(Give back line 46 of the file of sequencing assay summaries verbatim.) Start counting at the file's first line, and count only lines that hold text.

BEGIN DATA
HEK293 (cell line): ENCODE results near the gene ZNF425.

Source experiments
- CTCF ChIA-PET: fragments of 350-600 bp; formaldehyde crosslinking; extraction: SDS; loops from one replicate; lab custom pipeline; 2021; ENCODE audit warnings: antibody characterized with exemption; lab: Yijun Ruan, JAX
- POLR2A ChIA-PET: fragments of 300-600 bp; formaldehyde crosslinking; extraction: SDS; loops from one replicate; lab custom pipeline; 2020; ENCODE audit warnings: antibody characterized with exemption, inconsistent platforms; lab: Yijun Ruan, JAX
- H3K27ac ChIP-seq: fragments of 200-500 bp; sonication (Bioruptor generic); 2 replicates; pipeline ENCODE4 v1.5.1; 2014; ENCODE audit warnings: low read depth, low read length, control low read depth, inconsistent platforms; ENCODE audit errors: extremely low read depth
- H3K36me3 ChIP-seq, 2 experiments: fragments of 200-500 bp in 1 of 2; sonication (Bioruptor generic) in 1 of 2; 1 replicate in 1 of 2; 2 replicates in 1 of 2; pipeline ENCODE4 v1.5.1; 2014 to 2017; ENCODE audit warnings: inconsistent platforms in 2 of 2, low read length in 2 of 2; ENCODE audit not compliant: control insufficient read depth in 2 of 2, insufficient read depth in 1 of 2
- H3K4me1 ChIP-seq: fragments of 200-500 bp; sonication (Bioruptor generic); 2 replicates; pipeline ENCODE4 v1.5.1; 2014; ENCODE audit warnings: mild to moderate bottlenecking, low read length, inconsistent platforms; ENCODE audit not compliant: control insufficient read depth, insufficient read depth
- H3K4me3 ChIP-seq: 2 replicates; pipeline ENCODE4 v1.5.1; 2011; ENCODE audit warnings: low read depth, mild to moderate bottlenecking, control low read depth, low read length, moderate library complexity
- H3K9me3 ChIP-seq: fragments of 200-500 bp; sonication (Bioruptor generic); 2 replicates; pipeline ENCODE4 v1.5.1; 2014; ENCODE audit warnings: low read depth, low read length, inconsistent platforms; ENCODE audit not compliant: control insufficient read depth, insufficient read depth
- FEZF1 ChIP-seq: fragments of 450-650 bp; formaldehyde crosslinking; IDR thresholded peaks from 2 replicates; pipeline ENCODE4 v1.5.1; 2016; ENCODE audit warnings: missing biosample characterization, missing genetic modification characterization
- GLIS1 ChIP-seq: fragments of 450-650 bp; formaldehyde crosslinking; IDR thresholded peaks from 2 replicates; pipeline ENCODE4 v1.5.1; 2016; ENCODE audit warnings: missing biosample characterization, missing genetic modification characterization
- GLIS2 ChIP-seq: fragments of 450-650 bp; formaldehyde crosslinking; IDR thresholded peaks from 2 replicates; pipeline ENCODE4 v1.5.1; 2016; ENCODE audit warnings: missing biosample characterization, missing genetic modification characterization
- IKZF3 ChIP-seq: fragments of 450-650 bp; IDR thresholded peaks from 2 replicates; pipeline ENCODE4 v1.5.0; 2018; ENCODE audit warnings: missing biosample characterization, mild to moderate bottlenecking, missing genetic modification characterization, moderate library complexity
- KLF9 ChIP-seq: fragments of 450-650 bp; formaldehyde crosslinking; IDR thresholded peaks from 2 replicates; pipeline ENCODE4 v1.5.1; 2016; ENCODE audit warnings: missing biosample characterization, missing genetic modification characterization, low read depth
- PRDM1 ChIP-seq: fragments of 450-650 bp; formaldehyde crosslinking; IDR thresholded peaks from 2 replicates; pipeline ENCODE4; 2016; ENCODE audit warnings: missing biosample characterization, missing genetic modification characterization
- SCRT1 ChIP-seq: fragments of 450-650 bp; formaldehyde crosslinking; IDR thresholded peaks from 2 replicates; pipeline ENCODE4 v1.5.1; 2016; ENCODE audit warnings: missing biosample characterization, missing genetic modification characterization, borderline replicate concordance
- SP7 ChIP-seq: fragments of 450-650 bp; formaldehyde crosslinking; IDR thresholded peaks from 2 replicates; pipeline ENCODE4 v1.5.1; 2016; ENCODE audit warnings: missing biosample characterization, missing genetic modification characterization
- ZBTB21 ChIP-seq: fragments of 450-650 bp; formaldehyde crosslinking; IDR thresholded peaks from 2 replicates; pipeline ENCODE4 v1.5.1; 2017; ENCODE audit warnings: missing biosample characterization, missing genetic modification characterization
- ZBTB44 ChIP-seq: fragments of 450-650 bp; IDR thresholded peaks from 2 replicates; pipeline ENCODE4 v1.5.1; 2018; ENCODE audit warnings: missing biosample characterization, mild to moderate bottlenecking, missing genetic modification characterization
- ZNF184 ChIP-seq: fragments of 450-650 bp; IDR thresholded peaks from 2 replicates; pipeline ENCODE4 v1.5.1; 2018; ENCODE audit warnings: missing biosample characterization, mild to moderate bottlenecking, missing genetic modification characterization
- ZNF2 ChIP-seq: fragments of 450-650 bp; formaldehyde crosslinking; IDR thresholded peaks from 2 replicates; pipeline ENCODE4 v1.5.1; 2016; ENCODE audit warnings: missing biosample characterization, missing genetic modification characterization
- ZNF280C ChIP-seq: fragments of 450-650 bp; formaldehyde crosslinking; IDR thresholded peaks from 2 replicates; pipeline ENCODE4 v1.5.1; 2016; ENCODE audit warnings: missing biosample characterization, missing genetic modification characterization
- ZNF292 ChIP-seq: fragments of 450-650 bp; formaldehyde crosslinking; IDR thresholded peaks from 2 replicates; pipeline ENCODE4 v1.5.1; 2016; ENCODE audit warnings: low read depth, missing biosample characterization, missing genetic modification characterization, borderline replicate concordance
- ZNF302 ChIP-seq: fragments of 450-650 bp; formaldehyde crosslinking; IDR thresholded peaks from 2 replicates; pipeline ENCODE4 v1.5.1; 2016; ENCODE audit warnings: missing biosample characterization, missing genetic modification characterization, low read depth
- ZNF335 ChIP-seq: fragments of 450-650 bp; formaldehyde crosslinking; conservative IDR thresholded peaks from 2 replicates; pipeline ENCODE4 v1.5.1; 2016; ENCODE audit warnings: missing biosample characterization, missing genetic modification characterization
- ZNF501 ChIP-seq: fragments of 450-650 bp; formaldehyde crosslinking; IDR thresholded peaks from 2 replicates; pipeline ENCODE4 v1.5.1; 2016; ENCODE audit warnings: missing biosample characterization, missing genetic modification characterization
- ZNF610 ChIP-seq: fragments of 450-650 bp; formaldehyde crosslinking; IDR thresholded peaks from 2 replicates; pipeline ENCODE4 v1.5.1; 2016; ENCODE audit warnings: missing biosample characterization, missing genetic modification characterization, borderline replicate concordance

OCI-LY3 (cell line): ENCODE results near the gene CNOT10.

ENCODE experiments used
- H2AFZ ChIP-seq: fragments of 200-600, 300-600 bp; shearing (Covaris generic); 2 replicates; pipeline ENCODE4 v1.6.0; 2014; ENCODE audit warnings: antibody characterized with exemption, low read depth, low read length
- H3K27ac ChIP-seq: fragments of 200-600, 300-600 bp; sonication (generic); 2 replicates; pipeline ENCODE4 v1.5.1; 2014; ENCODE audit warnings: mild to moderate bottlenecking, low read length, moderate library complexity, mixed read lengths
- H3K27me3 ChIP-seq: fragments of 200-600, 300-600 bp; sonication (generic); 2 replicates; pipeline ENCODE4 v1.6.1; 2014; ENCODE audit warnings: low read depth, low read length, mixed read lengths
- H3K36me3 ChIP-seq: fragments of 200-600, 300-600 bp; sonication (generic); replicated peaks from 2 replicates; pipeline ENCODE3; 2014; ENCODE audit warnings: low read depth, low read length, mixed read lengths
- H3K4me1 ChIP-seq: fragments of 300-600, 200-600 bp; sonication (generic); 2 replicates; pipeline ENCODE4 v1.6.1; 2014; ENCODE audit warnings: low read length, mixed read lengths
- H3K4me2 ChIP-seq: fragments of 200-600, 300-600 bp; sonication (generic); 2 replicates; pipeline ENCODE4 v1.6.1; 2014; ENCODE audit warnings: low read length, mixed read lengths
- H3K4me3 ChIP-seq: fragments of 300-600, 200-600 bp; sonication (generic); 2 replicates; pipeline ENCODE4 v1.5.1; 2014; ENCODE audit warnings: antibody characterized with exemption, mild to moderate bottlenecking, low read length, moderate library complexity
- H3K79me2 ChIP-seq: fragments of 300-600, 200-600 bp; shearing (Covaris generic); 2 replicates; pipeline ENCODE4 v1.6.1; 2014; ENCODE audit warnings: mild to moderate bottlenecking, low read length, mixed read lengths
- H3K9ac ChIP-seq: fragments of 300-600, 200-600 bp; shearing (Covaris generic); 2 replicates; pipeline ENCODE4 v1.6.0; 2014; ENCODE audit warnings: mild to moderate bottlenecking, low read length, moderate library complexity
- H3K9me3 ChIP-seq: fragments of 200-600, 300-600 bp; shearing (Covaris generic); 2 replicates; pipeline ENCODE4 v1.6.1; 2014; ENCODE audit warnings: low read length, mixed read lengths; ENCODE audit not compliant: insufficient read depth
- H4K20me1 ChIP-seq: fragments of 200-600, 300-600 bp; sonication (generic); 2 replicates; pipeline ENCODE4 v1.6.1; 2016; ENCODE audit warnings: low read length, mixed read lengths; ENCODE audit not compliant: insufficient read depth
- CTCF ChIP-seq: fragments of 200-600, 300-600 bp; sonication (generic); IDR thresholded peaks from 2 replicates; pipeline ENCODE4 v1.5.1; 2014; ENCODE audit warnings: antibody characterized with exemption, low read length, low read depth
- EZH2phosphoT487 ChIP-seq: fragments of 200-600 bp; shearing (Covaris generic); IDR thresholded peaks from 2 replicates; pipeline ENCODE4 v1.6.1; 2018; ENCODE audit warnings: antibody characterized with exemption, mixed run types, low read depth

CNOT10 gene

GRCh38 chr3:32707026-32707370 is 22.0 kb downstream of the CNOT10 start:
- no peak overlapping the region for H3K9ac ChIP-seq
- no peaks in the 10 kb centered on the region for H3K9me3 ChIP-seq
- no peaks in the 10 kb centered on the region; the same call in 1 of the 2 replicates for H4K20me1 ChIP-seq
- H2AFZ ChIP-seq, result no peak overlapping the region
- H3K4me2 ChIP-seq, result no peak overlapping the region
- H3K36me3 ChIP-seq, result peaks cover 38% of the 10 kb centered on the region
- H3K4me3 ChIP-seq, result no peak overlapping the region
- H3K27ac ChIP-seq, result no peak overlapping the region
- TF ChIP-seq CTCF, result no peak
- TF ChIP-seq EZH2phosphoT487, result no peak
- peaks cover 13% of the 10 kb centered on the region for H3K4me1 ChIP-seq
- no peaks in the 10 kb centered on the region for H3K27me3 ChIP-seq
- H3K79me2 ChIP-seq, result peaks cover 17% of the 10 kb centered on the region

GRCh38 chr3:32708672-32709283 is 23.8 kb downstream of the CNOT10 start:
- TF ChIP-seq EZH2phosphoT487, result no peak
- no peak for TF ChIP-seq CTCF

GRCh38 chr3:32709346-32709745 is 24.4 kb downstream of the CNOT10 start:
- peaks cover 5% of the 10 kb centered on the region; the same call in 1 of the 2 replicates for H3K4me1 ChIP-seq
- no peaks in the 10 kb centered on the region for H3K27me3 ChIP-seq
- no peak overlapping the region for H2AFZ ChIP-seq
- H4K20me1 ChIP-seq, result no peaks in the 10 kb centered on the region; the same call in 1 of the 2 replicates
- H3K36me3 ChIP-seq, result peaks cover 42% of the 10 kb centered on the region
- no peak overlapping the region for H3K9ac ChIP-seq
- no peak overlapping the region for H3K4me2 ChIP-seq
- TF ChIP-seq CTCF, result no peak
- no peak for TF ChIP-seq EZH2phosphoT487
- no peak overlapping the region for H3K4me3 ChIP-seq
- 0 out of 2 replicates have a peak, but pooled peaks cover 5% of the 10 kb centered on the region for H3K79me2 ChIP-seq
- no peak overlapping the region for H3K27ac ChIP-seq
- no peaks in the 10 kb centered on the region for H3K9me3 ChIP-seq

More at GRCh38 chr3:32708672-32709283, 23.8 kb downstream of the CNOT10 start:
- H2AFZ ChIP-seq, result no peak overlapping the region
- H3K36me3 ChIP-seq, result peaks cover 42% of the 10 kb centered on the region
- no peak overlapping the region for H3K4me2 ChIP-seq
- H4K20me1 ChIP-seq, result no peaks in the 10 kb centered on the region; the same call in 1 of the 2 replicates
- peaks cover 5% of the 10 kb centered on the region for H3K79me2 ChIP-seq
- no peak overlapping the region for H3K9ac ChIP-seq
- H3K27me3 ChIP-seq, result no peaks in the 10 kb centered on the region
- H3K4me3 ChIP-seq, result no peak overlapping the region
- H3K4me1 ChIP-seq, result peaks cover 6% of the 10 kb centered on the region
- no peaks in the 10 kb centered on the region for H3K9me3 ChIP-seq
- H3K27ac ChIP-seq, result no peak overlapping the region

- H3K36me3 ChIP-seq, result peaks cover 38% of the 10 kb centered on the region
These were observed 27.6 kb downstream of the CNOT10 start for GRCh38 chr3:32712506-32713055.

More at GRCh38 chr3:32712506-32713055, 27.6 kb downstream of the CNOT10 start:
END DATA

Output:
- no peaks in the 10 kb centered on the region for H3K9me3 ChIP-seq